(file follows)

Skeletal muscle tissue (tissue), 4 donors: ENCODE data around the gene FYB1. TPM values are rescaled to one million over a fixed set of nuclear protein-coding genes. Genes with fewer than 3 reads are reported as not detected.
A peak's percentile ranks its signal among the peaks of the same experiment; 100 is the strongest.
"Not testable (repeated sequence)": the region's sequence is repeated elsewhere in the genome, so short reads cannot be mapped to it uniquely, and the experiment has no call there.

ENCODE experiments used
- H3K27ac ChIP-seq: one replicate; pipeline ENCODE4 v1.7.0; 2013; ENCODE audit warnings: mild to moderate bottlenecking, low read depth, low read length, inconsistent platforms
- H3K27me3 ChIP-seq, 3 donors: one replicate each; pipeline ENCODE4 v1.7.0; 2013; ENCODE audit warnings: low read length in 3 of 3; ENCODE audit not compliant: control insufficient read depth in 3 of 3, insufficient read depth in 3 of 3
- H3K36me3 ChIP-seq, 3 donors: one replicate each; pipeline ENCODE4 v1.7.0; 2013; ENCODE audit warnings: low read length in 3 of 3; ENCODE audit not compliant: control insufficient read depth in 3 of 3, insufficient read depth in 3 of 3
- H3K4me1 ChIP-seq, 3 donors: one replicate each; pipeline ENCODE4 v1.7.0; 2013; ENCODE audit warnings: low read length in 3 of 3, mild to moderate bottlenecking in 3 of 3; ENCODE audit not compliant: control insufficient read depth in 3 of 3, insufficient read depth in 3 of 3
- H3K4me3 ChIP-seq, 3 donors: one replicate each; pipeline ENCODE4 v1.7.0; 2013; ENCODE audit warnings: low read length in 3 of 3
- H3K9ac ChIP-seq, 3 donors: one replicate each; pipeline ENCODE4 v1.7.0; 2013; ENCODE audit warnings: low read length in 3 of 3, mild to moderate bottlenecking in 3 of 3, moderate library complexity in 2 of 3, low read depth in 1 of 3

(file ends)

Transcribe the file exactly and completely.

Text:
Skeletal muscle tissue (tissue), 4 donors: ENCODE data around the gene FYB1. TPM values are rescaled to one million over a fixed set of nuclear protein-coding genes. Genes with fewer than 3 reads are reported as not detected.
A peak's percentile ranks its signal among the peaks of the same experiment; 100 is the strongest.
"Not testable (repeated sequence)": the region's sequence is repeated elsewhere in the genome, so short reads cannot be mapped to it uniquely, and the experiment has no call there.

ENCODE experiments used
- H3K27ac ChIP-seq: one replicate; pipeline ENCODE4 v1.7.0; 2013; ENCODE audit warnings: mild to moderate bottlenecking, low read depth, low read length, inconsistent platforms
- H3K27me3 ChIP-seq, 3 donors: one replicate each; pipeline ENCODE4 v1.7.0; 2013; ENCODE audit warnings: low read length in 3 of 3; ENCODE audit not compliant: control insufficient read depth in 3 of 3, insufficient read depth in 3 of 3
- H3K36me3 ChIP-seq, 3 donors: one replicate each; pipeline ENCODE4 v1.7.0; 2013; ENCODE audit warnings: low read length in 3 of 3; ENCODE audit not compliant: control insufficient read depth in 3 of 3, insufficient read depth in 3 of 3
- H3K4me1 ChIP-seq, 3 donors: one replicate each; pipeline ENCODE4 v1.7.0; 2013; ENCODE audit warnings: low read length in 3 of 3, mild to moderate bottlenecking in 3 of 3; ENCODE audit not compliant: control insufficient read depth in 3 of 3, insufficient read depth in 3 of 3
- H3K4me3 ChIP-seq, 3 donors: one replicate each; pipeline ENCODE4 v1.7.0; 2013; ENCODE audit warnings: low read length in 3 of 3
- H3K9ac ChIP-seq, 3 donors: one replicate each; pipeline ENCODE4 v1.7.0; 2013; ENCODE audit warnings: low read length in 3 of 3, mild to moderate bottlenecking in 3 of 3, moderate library complexity in 2 of 3, low read depth in 1 of 3